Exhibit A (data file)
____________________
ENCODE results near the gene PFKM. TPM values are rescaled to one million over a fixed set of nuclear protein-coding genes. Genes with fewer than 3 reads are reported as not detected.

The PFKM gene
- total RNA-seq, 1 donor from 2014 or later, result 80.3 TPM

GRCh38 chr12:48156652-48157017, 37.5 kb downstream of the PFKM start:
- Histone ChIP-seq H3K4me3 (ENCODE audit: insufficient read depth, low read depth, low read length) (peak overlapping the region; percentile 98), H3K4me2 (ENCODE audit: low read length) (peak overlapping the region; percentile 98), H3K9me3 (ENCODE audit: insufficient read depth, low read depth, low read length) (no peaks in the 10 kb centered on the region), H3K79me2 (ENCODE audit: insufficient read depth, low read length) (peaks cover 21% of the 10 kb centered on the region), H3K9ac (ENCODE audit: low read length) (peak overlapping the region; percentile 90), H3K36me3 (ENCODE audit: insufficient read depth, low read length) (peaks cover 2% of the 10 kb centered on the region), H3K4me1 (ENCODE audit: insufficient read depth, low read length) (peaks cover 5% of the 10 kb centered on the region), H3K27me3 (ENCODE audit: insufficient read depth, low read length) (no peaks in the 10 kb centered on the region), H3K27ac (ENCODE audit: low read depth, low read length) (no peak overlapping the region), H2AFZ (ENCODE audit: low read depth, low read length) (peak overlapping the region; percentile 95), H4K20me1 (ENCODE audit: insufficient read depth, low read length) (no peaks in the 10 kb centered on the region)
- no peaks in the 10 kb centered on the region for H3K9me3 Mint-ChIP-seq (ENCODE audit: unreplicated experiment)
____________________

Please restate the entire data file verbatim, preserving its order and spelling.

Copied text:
ENCODE results near the gene PFKM. TPM values are rescaled to one million over a fixed set of nuclear protein-coding genes. Genes with fewer than 3 reads are reported as not detected.

The PFKM gene
- total RNA-seq, 1 donor from 2014 or later, result 80.3 TPM

GRCh38 chr12:48156652-48157017, 37.5 kb downstream of the PFKM start:
- Histone ChIP-seq H3K4me3 (ENCODE audit: insufficient read depth, low read depth, low read length) (peak overlapping the region; percentile 98), H3K4me2 (ENCODE audit: low read length) (peak overlapping the region; percentile 98), H3K9me3 (ENCODE audit: insufficient read depth, low read depth, low read length) (no peaks in the 10 kb centered on the region), H3K79me2 (ENCODE audit: insufficient read depth, low read length) (peaks cover 21% of the 10 kb centered on the region), H3K9ac (ENCODE audit: low read length) (peak overlapping the region; percentile 90), H3K36me3 (ENCODE audit: insufficient read depth, low read length) (peaks cover 2% of the 10 kb centered on the region), H3K4me1 (ENCODE audit: insufficient read depth, low read length) (peaks cover 5% of the 10 kb centered on the region), H3K27me3 (ENCODE audit: insufficient read depth, low read length) (no peaks in the 10 kb centered on the region), H3K27ac (ENCODE audit: low read depth, low read length) (no peak overlapping the region), H2AFZ (ENCODE audit: low read depth, low read length) (peak overlapping the region; percentile 95), H4K20me1 (ENCODE audit: insufficient read depth, low read length) (no peaks in the 10 kb centered on the region)
- no peaks in the 10 kb centered on the region for H3K9me3 Mint-ChIP-seq (ENCODE audit: unreplicated experiment)